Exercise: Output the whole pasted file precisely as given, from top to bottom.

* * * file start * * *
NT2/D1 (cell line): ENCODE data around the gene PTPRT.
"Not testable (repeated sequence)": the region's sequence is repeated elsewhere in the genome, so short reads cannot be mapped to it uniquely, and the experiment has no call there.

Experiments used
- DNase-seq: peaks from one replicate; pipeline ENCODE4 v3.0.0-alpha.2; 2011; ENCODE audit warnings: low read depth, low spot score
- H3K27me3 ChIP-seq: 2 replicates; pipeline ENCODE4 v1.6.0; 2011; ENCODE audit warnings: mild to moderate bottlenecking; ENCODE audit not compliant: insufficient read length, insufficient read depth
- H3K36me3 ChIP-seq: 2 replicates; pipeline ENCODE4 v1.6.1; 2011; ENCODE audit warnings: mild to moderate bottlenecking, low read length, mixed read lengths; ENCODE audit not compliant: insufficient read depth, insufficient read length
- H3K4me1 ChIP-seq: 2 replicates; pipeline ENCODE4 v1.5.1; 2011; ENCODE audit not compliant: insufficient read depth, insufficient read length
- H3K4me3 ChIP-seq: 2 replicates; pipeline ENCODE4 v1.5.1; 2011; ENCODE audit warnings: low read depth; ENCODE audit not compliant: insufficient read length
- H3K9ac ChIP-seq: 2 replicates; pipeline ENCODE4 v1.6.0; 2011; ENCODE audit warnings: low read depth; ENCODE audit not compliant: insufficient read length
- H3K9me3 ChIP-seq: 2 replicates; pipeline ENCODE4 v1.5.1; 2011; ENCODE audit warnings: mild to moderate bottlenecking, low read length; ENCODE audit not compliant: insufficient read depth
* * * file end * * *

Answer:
NT2/D1 (cell line): ENCODE data around the gene PTPRT.
"Not testable (repeated sequence)": the region's sequence is repeated elsewhere in the genome, so short reads cannot be mapped to it uniquely, and the experiment has no call there.

Experiments used
- DNase-seq: peaks from one replicate; pipeline ENCODE4 v3.0.0-alpha.2; 2011; ENCODE audit warnings: low read depth, low spot score
- H3K27me3 ChIP-seq: 2 replicates; pipeline ENCODE4 v1.6.0; 2011; ENCODE audit warnings: mild to moderate bottlenecking; ENCODE audit not compliant: insufficient read length, insufficient read depth
- H3K36me3 ChIP-seq: 2 replicates; pipeline ENCODE4 v1.6.1; 2011; ENCODE audit warnings: mild to moderate bottlenecking, low read length, mixed read lengths; ENCODE audit not compliant: insufficient read depth, insufficient read length
- H3K4me1 ChIP-seq: 2 replicates; pipeline ENCODE4 v1.5.1; 2011; ENCODE audit not compliant: insufficient read depth, insufficient read length
- H3K4me3 ChIP-seq: 2 replicates; pipeline ENCODE4 v1.5.1; 2011; ENCODE audit warnings: low read depth; ENCODE audit not compliant: insufficient read length
- H3K9ac ChIP-seq: 2 replicates; pipeline ENCODE4 v1.6.0; 2011; ENCODE audit warnings: low read depth; ENCODE audit not compliant: insufficient read length
- H3K9me3 ChIP-seq: 2 replicates; pipeline ENCODE4 v1.5.1; 2011; ENCODE audit warnings: mild to moderate bottlenecking, low read length; ENCODE audit not compliant: insufficient read depth